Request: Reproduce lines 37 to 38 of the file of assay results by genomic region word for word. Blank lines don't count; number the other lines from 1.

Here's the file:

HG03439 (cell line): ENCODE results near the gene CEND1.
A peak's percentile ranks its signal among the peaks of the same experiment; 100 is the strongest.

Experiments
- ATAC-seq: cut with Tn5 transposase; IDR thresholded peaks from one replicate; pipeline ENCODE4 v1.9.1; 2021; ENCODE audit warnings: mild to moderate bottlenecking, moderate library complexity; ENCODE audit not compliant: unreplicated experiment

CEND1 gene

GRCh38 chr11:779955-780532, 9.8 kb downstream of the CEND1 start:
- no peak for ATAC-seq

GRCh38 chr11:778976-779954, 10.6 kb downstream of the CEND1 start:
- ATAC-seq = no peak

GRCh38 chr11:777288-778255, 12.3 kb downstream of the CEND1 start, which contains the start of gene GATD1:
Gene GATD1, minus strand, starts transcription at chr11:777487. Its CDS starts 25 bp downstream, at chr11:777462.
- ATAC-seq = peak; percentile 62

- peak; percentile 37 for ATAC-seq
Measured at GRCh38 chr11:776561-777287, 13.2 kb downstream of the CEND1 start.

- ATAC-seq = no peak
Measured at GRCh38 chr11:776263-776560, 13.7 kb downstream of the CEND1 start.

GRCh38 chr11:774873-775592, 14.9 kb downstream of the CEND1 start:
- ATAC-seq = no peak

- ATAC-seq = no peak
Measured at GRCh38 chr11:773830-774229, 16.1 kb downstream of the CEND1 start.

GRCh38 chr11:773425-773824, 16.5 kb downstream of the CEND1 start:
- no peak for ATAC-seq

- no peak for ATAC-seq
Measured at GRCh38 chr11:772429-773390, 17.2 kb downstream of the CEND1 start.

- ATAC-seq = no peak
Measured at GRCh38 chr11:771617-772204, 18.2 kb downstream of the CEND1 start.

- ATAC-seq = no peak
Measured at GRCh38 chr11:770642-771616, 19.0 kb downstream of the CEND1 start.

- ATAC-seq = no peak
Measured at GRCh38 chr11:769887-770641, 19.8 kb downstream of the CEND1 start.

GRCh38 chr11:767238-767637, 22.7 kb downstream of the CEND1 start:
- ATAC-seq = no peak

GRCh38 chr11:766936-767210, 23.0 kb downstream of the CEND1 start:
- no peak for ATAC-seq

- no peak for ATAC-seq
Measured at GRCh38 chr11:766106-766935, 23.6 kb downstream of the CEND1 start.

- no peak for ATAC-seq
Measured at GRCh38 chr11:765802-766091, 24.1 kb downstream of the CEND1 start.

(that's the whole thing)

- no peak for ATAC-seq
Measured at GRCh38 chr11:765802-766091, 24.1 kb downstream of the CEND1 start.